When I returned from a stint of teaching and painting in France last week, the first thing i wanted to do was follow the admonition I'd jotted on my calendar before I left in early May, and "get started painting at the Johnson Farm".

Emerging from the fog of jet lag,  I prepared the 12" x 12" supports I'll be using for the project by mounting linen on birch panels, then coating them with gesso. Yesterday morning at 6:00 am, I loaded my car with easel, painting supplies, lunch in a cooler, bug spray, and a cup of strong coffee, and headed out in the cool of the early morning for a 2 hour drive to the very northeast corner of Vermont.


This Northeast Kingdom had become a very green and lush place since I was last up here in the early spring. As I wound along the Connecticut River near Canaan, I searched for familiar spots from my last trip up, trying to figure out exactly where I was on the 1,000 acre Johnson Farm. When I came upon this sign for one of the property's Wildlife Management Areas--one of only three WMA's along the entire Connecticut River--I turned off to explore on foot with sketchbook and camera.

On my first trip up to the farm, I'd discovered that I was most interested in those margins where working landscape meets natural environment. I like the patterns, shapes, colors, and compositions where these corn and hay fields abut woods and wetlands.

The "back story" here is compelling, too.  The Johnson family wanted to protect both the legacy of their family property, and the natural areas they had come to know so well over their thirty years of tilling and grazing this land. Their partnership with the Vermont Land Trust, the Nature Conservancy, the state of Vermont, and the new owners Cy and Andrea Nelson, is a real conservation--and family farm--success story.

All of this interesting content faded from my mind as I picked a spot for my first painting of a year-long project. For the next four hours, it was just me and my easel skirmishing with ninety degree heat, deer flies, and my paint and canvas.

There's a saying that it takes two people to do a painting: one to paint, and one to tell her when to stop. Once I stopped, I revived myself with an iced coffee across the river in Colebrook, NH, then drove back down VT Route 102 to do some more looking around, and think about future paintings.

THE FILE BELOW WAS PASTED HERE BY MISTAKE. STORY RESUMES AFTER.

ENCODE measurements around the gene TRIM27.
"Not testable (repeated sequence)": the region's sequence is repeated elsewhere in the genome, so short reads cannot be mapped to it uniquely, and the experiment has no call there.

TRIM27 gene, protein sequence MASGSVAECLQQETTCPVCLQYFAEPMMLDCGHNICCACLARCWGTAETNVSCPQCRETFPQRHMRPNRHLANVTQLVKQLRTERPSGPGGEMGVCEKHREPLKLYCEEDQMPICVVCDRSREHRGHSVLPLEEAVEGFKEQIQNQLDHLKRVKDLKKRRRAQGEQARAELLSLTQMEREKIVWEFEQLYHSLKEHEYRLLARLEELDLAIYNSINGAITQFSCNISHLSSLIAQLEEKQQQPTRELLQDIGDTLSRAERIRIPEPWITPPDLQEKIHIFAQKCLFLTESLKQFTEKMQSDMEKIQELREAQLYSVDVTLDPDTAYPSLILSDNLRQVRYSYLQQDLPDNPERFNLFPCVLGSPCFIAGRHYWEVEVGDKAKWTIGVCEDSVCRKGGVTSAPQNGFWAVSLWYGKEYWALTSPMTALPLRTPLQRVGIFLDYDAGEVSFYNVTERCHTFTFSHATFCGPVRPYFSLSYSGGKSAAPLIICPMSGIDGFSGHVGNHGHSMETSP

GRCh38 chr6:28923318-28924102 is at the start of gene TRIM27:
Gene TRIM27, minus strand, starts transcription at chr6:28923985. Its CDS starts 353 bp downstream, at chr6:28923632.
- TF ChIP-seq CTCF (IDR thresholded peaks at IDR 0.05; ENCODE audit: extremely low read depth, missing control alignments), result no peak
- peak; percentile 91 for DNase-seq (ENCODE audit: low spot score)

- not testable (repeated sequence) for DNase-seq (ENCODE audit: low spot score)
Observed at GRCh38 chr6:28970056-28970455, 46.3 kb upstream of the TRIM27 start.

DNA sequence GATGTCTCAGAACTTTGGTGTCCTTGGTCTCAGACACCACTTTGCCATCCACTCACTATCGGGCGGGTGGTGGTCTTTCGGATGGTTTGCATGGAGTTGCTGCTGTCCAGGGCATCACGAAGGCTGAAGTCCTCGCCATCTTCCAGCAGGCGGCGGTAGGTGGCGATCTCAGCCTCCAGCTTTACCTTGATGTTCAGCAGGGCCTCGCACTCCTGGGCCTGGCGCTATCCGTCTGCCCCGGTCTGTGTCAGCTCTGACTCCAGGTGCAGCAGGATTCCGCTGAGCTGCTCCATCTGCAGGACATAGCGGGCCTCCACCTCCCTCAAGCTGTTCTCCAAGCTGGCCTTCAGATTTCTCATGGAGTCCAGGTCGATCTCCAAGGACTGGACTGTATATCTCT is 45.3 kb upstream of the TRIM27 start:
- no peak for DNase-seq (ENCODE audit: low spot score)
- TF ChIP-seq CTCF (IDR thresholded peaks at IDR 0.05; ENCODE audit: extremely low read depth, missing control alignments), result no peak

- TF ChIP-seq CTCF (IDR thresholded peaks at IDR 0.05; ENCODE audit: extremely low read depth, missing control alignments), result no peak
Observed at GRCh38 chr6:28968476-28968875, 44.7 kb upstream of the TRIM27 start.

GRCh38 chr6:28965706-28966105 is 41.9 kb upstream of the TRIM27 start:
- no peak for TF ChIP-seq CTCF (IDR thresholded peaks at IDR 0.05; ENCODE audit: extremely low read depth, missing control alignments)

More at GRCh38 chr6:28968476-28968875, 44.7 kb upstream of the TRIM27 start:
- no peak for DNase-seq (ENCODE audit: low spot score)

I pulled into the next Johnson Farm Wildlife ManagementAarea, and came upon a place I hadn't seen before, with a little pond, old rock walls, and the remnants of a long-gone perennial garden. There had been a home here once, a place of hard work and pleasure in small beauties, but now It was completely quiet, and returned to nature.

I walked down a path in the woods hoping to find the river, but turned back after a few minutes, deciding to leave that exploration for another day. I was hot and tired, and it was time to get on the road. I'd seen so much I wanted to paint, and would be back in a few days.

But before i called it a day, I made one more stop at the last Johnson Farm WMA down Route 102, to see how the landscape in this protected area had changed since my first visit in May. The field by the wetlands was hayed, but grasses grew tall around the marsh. I startled ducks nesting on the pond, but they quickly settled down. So did the domesticated geese grazing in the yard by the access road, too occupied with looking at the river to pay me much mind, as I drove past them, on my way home.